Cheok: A Festival of Korean Dance 2024

Ae-Soon Ahn
The National Asian Culture Centre Foundation
The Lowry, Salford

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Recent dance productions have incorporated theatrical aspects, such as spoken passages or video screens, to tell a story rather than communicating purely by physical movement. Ae-Soon Ahn’s Cheok is a sharp return to traditional wordless dance, although one might question the extent to which the production achieves communication with the audience as the choreography moves close to the abstract.

Advance publicity indicates the dance is intended to reflect new connections between humans. Yet the striking feature of Cheok is how one of the primary strengths of dance—the troupe working in pairs or as an ensemble—is absent. The six dancers work in isolation as if no-one else is on stage. Even when facing each other, they behave as if the other dancer does not exist. On rare occasions when they physically come close to another dancer, they are regarded as an obstacle, and swerved around, rather than a potential partner.

An indication of the unusual nature of Cheok arises as the audience enters the theatre: a sign warns of both loud noise and periods of silence. Sure enough, the show starts in silence with a screen showing shapes resembling the basic ‘blocky’ designs in early video games. The production ends in the same way: a puzzling sequence of the cast sitting onstage watching the images on the screen while a plank of wood rotates slowly overhead. It is very hard to see a point to the sequences unless to suggest, depressingly, no developments have occurred from the start to the finish of the dance.

Cheok is the traditional Asian standard of measurement, meaning ‘span of the hand’, and the isolated performances of the dancers can be taken as an indication of distance. There may be examples of frustration at the obstacles to making a connection. One of the dancers adopts moves similar to a wrestler, stamping feet and holding an aggressive stance. Another dancer trembles in what looks like religious ecstasy.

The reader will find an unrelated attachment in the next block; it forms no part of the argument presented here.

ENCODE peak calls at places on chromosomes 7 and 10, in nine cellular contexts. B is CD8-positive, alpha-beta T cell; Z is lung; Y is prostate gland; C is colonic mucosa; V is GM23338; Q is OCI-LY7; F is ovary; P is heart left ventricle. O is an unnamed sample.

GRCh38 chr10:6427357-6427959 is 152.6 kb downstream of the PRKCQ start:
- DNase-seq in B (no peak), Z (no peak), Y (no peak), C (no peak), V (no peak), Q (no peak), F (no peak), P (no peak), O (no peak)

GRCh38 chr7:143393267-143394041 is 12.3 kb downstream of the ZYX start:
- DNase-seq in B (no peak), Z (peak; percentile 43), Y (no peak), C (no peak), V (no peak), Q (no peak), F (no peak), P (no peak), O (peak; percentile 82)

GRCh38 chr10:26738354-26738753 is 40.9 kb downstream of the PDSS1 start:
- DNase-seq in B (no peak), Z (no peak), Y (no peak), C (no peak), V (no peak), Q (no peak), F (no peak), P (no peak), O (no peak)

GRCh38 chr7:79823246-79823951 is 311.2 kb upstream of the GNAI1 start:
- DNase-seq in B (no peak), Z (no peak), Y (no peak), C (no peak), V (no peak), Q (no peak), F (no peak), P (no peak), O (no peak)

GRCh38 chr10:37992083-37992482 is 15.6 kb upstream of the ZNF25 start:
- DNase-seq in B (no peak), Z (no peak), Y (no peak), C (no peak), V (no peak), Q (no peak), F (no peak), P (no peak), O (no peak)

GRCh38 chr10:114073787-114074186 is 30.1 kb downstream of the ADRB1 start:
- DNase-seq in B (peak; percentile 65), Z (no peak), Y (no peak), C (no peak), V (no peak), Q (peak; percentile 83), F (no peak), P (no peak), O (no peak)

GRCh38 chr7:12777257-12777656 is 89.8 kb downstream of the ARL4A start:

One wonders if each dancer is meant to represent a specific body part. Ae-Soon Ahn’s choreography assigns the first dancer to enter a series of movements based around the hands and arms. The second dancer may represent the trunk and head, as his arms lie flopping at his sides while his upper body sways and contorts. Other dancers may be the legs: one set skipping and hopping around the stage, another pair twisting around a body which remains seated onstage. But if this interpretation is correct, and the dancers are behaving as individual limbs, then logic demands they unite and form a ‘body’, which cannot occur in a dance where no-one touches.

Cheok, therefore, demonstrates the tremendous technical skill of the dancers but not their communication and storytelling skills. Whilst technically impressive, without a clear narrative, the dance becomes a sterile viewing experience—like watching acrobatics or a particularly energetic Pilates class.

Cheok is ultimately a frustrating experience. Whilst one can appreciate the peerless techniques on display, it is disappointing a production that prizes obscurity over clarity denies the audience the chance to experience and comprehend Korean dance.

Reviewer: David Cunningham

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